Case study: Seven Oaks Garden Centre, Ruthin

We recently visited Wales ‘Café Garden Centre of the Year’ – Seven Oaks Garden Centre run by Ian Forsyth in Ruthin. We talked about the garden centre business in Wales, growing in Wales and the work we’ve done with his business. We love his positive outlook on small independent gardens centres in Wales.

About Seven Oaks Garden Centre

Ian’s spent a lifetime in gardening in horticulture. Since he bought Seven Oaks in 2001 the business has steadily grown in popularity and size.

My main aim is to keep building a local business, run by a local person. I don’t want it to be part of a chain.’

Seven Oak Garden Centre stock fresh seasonal plants and have year-round availability of grow-your-own essentials. They’re a small independent garden centre with  experienced and friendly staff.

From the café there are views of rolling Clwyd hills and the café dishes on the menu are full of home cooked flavour and are made with locally sourced Welsh produce. It’s great place to re-charge and enjoy the Vale of Clywd. We’re not surprised about their recent award win. It really is a lovely place:

It’s not all been plain sailing. The Seven Oaks website says: ‘The name ‘Seven Oaks’ comes from Ian’s home town Sevenoaks in Kent. Like its namesake Seven Oaks has weathered a few storms, including an electrical fire which almost destroyed the garden centre several years ago. Above all, Ian’s determination along with many loyal customers has enabled this independent garden centre to re-build, improve and expand. This has resulted in the charming countryside attraction that you will find today.‘ We find Ian’s story inspiring.

Garden Centres in Wales – current state and the opportunities

Ian’s outlook on the garden centre business in Wales is really positive.

Because of what’s happening in the industry with large garden centres there’s a good opportunity for smaller garden centres. There’s a push to go online and the demise of the high street, but garden centres seem to be doing quite well. People still want to talk to people. You don’t get a hot chocolate with your plants on the internet! I try to sell things I’d want to be sold. I sell lots of Japanese Maples because I love them. Here you can deal with someone who’s passionate about it.’

Ian believes that to succeed, small garden centres like his need to have a speciality and an owner and staff who really care and are knowledgeable. That’s what makes them stand out from the larger chain garden centres and supermarket/bargain stores. Ian’s passion for Japanese Maples is infectious, even if he claims he has enough facts to send you to sleep!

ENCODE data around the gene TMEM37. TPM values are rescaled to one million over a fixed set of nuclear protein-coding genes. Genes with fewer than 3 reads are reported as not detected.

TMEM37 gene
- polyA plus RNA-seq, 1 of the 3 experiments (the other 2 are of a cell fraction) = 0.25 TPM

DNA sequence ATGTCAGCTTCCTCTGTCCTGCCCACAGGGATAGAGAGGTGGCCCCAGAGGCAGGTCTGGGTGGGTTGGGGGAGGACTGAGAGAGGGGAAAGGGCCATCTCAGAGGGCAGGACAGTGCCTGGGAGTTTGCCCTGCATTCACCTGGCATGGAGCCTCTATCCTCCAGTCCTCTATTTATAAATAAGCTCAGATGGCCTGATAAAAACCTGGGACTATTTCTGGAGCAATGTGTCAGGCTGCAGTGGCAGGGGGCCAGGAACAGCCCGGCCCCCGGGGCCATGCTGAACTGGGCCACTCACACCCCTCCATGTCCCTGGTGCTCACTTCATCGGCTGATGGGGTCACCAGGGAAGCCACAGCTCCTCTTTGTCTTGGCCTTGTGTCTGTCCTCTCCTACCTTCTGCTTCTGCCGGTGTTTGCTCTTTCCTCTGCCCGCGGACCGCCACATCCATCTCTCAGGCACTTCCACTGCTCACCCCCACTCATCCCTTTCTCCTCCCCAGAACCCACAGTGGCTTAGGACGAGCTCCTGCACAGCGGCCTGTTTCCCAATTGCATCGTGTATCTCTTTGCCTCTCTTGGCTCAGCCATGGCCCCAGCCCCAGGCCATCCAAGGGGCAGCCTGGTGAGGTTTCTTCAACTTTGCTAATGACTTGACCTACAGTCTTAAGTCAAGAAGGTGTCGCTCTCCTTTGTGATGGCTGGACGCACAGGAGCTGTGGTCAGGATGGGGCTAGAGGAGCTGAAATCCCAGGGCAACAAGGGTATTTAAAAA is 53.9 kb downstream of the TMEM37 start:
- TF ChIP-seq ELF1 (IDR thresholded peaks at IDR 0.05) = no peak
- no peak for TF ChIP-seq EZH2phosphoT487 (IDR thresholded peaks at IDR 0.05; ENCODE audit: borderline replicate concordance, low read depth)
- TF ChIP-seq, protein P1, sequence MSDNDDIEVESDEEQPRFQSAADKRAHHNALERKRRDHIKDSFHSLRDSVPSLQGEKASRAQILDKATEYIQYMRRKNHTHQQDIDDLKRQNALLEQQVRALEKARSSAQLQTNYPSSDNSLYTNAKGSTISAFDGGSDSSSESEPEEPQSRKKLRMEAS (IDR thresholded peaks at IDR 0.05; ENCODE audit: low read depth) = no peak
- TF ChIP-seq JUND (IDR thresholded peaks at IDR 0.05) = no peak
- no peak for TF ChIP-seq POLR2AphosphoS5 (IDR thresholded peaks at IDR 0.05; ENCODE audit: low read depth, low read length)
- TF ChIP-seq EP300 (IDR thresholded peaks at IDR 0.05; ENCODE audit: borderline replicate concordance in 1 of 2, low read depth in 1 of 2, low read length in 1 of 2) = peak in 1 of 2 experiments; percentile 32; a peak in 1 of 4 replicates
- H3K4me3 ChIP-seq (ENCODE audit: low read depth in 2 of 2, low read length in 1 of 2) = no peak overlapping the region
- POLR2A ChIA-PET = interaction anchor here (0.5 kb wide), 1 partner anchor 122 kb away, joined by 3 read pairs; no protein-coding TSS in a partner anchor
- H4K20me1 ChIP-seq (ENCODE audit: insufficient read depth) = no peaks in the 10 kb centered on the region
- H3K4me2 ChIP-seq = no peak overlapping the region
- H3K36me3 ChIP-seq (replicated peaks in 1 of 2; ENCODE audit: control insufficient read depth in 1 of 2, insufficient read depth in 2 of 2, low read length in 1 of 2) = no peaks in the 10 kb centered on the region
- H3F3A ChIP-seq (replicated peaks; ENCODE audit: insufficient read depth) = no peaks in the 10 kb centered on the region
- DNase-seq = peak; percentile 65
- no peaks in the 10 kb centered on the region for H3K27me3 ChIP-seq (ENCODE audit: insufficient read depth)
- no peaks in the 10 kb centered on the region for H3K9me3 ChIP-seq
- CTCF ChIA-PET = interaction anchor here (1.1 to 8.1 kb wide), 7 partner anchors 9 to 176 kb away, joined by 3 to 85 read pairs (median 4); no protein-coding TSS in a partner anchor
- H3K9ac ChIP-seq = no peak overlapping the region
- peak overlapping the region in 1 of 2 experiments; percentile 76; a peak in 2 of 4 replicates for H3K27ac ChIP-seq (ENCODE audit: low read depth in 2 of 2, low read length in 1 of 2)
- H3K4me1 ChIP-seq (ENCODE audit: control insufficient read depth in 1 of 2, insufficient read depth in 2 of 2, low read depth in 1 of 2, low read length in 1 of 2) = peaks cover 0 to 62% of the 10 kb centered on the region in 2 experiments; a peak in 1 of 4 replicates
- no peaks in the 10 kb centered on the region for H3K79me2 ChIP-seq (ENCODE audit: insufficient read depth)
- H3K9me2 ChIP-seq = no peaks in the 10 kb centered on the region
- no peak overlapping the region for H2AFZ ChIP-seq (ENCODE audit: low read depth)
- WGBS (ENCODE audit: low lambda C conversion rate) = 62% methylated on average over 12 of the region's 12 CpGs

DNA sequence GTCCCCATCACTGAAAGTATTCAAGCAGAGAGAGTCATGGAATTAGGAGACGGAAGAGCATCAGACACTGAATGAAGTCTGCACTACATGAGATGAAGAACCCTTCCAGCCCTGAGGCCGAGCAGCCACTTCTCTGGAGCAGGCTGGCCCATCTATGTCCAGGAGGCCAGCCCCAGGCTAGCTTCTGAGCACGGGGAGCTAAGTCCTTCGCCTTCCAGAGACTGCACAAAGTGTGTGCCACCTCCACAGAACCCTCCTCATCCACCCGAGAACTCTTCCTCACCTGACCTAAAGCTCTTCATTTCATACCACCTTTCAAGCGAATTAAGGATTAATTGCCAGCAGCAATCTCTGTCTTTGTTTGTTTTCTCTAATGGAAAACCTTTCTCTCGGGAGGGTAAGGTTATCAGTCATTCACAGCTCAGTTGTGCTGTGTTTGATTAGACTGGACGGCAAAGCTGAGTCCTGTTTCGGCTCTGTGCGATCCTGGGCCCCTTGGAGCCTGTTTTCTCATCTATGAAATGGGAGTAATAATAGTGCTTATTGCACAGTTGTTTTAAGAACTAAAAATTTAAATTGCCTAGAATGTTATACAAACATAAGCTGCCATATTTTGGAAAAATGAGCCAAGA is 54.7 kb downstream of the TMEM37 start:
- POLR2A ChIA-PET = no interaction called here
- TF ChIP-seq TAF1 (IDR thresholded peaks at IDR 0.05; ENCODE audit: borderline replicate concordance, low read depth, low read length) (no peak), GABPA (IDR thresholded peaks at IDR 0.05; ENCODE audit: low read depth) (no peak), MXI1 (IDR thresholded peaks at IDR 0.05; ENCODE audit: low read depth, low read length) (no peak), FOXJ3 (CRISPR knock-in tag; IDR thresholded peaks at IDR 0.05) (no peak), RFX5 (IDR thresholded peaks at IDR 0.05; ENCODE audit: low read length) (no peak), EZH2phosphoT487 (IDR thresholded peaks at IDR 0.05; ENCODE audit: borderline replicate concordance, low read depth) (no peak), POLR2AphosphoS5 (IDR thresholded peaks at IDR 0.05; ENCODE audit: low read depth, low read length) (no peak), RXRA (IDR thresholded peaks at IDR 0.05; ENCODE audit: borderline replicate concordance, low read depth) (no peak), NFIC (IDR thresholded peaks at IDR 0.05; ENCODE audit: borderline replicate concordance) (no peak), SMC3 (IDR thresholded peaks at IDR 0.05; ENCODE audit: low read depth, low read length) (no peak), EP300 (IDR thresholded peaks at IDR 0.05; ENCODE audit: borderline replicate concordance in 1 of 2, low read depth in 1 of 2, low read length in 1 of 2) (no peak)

‘The smaller garden centres and nursery garden centres need to major in something – not just cakes and cafés! Some have lost their focus. They need to get back to what got the owner into it in the first place. I can send people to sleep about maples! We need to set ourselves out differently to the chains.

The challenges for Garden Centres in Wales

When it comes to the challenges facing the industry in Wales Ian sees the main challenge being people – either staff or people running businesses like his.

‘The challenges are trying to find the right staff in a rural environment. It’s a real trouble in Wales. Loads of people like gardening, but they don’t want to work in the industry.’

‘We won’t get much grown in Wales if people aren’t coming in. People want to go to uni, not run this business. People don’t see this as a job. People only get into this when they get into their 40s and things are more comfortable, they’re fed up of long commutes, the kids left home, relationships might have broken down – people come into it late. It’s a problem’.

Horticulture Wales and Seven Oaks Garden Centre

Through our work with Seven Oaks we’ve identified sources of support including signposting to Business Wales and free training which a member of staff completed. We’ve also helped with marketing and promotion online.

Given Ian’s concerns about staffing we’ve signposted him to Jobs Growth Wales. He could get support with finding team members and payment of half of their salary payment for the first 6 months.

Like lots of our members Ian’s happy to share his knowledge and expertise. We’ve introduced Ian to Rod at the Woodland Skills Centre to find out if his nursery experience could benefit their lavender farm idea.

As Horticulture Wales sit within the enterprise team at Glyndwr University we also know of a colleague who can help with innovation support. Ian’s got a couple of projects we can maybe help with including re-building his acer house or upgrading his labelling system. We also encouraged Ian to get involved with the teams Enhancing Entrepreneurship awards.

Thank you very much Ian.

You can find out more about Seven Oaks Garden Centre here.